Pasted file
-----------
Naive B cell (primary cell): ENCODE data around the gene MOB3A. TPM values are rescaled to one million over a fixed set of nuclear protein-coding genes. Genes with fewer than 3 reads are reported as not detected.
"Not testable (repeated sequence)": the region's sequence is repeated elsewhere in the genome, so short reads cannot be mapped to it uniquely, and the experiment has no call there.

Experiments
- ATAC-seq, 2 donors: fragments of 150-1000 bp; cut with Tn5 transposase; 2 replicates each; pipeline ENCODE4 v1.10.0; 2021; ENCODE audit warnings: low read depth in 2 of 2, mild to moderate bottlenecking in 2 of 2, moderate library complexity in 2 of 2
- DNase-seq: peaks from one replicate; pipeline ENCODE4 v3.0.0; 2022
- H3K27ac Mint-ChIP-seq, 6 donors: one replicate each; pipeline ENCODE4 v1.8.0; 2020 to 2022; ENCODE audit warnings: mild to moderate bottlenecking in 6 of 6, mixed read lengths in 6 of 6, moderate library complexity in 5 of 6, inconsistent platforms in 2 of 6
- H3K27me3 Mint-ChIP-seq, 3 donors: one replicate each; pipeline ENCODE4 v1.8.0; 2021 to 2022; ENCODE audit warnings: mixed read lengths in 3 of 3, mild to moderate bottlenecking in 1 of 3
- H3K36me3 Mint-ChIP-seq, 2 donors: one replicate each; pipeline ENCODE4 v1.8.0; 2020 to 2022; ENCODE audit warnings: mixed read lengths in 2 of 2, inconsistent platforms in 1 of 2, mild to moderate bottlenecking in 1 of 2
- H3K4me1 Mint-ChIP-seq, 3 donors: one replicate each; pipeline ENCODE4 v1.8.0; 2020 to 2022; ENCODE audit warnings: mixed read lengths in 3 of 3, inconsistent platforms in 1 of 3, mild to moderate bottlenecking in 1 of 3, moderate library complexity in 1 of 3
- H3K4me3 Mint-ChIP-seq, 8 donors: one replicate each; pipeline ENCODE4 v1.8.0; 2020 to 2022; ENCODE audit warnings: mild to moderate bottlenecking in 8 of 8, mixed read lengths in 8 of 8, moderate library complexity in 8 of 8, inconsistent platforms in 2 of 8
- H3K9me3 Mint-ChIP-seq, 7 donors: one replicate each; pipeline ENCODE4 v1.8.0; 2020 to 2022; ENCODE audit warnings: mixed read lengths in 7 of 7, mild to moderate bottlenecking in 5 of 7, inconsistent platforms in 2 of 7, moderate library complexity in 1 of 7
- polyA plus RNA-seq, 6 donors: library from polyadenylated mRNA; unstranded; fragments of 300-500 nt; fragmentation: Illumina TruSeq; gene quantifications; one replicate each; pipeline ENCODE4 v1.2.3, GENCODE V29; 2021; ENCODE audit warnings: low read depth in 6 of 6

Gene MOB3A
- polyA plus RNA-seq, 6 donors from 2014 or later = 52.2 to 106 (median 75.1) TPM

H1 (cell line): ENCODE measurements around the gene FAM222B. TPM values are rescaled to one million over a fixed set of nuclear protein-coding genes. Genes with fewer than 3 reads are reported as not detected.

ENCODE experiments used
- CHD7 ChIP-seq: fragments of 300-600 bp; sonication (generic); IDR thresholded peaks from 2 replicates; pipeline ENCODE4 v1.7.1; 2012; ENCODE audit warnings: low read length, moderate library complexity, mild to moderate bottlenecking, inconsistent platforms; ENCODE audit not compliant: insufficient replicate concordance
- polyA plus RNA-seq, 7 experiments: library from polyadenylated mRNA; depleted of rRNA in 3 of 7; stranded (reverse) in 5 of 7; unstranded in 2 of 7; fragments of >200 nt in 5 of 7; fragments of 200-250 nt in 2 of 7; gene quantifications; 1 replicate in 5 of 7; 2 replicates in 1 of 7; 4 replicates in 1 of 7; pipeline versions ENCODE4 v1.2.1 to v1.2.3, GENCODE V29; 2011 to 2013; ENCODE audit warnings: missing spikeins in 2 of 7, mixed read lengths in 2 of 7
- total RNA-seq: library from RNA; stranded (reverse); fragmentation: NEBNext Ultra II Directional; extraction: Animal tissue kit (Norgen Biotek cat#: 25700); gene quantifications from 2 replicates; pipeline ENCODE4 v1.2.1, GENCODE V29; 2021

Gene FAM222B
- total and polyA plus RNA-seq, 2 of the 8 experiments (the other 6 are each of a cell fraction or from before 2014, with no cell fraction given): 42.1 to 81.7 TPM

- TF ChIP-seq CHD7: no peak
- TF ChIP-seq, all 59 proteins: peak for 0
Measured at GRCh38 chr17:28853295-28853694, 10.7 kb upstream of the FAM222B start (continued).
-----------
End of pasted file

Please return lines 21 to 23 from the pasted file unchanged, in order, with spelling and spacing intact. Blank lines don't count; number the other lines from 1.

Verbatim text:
- total and polyA plus RNA-seq, 2 of the 8 experiments (the other 6 are each of a cell fraction or from before 2014, with no cell fraction given): 42.1 to 81.7 TPM

- TF ChIP-seq CHD7: no peak
- TF ChIP-seq, all 59 proteins: peak for 0